Engaging in a merger or acquisition (M&A) can help your business grow but can also be risky. Buyers must understand the strengths and weaknesses of their intended partners or acquisition targets before entering into the transactions. A robust due diligence process does more than assess the reasonableness of the sales price. It also can help verify the seller’s disclosures, confirm the target’s strategic fit, and ensure compliance with legal and regulatory frameworks — before and after the deal closes. Here’s an overview of the three phases of the due diligence process.

  1. Defining the scope.

Before the due diligence process begins, it’s important to establish clear objectives. The work during this phase should include a preliminary assessment of the target’s market position, financial statements, and the expected benefits of the transaction. You should also identify the inherent risks of the transaction and document how due diligence efforts will verify, measure, and mitigate the buyer’s potential exposure to these risks.

  1. Conducting due diligence.

The primary focus during this step is evaluating the target company’s financial statements, tax returns, legal documents, and financing structure. Additionally, contingent liabilities, off-balance-sheet items, and the overall quality of the company’s earnings will be scrutinized. Budgets and forecasts may be analyzed, especially if management prepared them specifically for the M&A transaction. Interviews with key personnel and frontline employees can help a prospective buyer fully understand the company’s operations, culture, and value.

Artificial intelligence (AI) is transforming how companies conduct due diligence. For example, AI can analyze vast quantities of customer data quickly and efficiently. This can help identify critical trends and risks in large data sets, such as those related to regulatory compliance or fraud. If a target company maintains an extensive database of customer contracts, AI can analyze every document to determine the scope of the relationship, contractual obligations, key clauses, and the consistency of the terminology used in each document. Sophisticated solutions can analyze the target’s financial records and even produce post-acquisition financial statement forecasts.

  1. Structuring the deal.

Information gathered during due diligence can help the parties develop the terms of the proposed transaction. For example, issues unearthed during the due diligence process — such as excessive customer turnover, significant related-party transactions, or mounting bad debts — could warrant a lower offer price or an earnout provision (where a portion of the purchase price is contingent on whether the company meets future financial benchmarks). Likewise, cultural problems — such as employee resistance to the deal or incongruence with the existing management team’s long-term vision — could cause a buyer to revise the terms or leave the deal altogether.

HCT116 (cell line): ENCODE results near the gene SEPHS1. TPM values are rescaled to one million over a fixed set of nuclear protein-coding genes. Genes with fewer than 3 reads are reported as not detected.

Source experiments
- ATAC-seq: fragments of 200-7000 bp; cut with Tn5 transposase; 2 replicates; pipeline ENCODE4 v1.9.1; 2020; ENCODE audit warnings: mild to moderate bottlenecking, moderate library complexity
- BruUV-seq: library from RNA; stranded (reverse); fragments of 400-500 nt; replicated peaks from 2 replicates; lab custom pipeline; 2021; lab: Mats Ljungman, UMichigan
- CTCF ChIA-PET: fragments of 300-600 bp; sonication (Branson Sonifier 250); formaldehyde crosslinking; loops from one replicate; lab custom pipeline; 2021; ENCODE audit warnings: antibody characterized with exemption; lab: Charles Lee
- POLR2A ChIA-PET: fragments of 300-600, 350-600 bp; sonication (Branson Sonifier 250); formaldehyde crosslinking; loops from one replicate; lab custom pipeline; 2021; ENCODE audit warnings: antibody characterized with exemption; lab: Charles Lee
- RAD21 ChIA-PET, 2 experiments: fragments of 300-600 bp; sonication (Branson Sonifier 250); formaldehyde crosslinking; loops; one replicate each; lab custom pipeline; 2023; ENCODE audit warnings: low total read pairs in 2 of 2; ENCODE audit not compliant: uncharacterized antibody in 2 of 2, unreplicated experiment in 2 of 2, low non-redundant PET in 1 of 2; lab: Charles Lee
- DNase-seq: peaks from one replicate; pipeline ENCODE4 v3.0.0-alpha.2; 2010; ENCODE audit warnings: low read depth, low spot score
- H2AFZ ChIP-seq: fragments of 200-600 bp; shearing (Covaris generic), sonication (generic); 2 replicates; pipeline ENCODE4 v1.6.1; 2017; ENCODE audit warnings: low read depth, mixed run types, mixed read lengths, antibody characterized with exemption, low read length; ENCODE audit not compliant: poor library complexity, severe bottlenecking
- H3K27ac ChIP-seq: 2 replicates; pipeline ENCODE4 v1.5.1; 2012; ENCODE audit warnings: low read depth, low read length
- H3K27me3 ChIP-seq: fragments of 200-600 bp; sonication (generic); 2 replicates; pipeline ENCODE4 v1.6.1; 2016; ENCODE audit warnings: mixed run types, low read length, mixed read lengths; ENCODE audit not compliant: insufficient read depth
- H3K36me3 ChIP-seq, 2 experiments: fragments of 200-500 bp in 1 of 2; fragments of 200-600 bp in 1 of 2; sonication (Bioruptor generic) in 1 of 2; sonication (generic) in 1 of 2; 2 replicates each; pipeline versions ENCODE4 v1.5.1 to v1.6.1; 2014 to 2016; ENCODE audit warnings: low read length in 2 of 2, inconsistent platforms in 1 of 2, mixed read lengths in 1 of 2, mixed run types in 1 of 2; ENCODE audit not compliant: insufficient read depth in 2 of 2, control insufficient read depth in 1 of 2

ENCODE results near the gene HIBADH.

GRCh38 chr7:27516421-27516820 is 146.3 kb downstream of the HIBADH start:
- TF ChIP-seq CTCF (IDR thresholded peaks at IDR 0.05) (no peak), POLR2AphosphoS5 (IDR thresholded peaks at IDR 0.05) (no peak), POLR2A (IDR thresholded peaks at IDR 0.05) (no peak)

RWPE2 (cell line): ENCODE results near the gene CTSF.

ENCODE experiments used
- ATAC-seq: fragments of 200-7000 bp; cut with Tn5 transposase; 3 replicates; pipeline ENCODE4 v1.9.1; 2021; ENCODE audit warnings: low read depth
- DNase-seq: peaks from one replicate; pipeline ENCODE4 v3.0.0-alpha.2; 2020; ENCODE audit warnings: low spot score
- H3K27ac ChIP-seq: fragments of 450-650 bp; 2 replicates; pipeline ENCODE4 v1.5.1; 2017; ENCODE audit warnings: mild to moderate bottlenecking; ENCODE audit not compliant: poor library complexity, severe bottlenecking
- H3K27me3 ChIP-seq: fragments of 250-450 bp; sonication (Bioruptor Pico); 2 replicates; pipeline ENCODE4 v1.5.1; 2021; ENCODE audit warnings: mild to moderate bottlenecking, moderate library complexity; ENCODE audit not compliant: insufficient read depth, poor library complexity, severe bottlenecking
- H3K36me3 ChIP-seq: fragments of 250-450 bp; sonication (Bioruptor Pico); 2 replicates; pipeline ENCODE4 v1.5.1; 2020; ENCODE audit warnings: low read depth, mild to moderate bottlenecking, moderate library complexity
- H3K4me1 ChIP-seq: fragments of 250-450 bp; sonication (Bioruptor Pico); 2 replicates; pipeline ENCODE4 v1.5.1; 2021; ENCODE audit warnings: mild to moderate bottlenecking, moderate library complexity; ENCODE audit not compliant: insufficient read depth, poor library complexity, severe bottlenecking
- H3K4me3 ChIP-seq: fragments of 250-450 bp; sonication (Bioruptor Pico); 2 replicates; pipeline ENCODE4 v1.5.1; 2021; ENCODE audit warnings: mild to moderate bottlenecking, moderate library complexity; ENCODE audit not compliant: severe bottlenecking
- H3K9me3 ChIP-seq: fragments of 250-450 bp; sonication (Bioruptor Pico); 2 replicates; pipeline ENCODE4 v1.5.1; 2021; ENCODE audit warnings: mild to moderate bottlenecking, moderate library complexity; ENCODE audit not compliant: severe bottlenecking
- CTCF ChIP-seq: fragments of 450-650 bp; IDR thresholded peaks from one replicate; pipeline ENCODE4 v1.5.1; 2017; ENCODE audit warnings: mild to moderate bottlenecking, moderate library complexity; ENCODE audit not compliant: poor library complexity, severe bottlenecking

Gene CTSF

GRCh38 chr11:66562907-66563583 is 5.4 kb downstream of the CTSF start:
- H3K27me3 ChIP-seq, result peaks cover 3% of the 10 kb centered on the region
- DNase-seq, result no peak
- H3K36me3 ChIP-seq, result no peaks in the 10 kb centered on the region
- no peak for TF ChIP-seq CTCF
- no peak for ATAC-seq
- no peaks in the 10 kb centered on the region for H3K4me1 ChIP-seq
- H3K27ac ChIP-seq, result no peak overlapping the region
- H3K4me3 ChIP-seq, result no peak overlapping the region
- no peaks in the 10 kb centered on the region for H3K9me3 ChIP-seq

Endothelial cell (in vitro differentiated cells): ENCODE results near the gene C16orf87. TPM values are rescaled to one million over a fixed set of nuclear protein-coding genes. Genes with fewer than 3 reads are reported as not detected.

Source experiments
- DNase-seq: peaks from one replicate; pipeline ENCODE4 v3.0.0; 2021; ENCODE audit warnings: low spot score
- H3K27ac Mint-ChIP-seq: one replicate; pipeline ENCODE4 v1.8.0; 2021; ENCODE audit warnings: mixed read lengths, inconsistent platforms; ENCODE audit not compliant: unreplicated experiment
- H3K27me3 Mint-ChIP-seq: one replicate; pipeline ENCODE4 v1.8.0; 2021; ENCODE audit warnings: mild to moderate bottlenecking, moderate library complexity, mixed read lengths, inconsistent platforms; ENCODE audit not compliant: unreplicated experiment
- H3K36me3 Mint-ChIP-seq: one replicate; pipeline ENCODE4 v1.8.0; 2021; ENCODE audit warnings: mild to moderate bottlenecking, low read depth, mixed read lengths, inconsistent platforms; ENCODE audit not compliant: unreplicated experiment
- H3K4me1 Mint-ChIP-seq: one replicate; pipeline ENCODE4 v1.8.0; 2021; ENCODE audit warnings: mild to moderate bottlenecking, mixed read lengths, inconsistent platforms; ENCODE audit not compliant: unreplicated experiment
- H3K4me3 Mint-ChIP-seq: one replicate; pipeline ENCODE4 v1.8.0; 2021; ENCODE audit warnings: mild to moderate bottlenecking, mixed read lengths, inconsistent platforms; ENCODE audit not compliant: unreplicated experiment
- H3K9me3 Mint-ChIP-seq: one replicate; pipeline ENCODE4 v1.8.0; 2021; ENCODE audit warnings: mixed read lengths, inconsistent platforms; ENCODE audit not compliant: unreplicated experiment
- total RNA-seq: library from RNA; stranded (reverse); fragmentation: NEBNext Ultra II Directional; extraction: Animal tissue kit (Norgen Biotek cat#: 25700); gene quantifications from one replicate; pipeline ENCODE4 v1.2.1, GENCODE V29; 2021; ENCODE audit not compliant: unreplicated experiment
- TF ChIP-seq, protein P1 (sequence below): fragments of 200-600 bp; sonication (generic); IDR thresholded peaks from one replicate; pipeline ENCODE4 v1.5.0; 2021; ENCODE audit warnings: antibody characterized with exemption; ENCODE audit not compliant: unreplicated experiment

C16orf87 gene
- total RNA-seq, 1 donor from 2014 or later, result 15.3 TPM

Comprehensive financial due diligence is the cornerstone of a successful M&A transaction. If you’re considering merging with a competitor or buying another company, contact us to help you gather the information needed to minimize the risks and maximize the benefits of a proposed transaction.

Contact us to discuss your M&A needs. Connect with our experienced Audit Partner, Dan Harris, for further insights into the due diligence process.

Reynolds + Rowella is a regional accounting and consulting firm known for a team approach to financial problem solving. As Certified Public Accountants, our partners foster a personal touch with our clients. As members of DFK International/USA, an association of accountants and advisors, our professional network is international, yet many of our clients have known us for years through the local communities we serve. Our mission is to operate as a financial services firm of outstanding quality. Our efforts are directed at serving our clients in the most efficient and responsive manner possible, delivering services that exceed the expectations of those we serve. The firm has offices at 90 Grove St., Ridgefield, Conn., and 51 Locust Ave., New Canaan, Conn. For more information, please contact Elizabeth Bresnan at 203.438.0161 or email.


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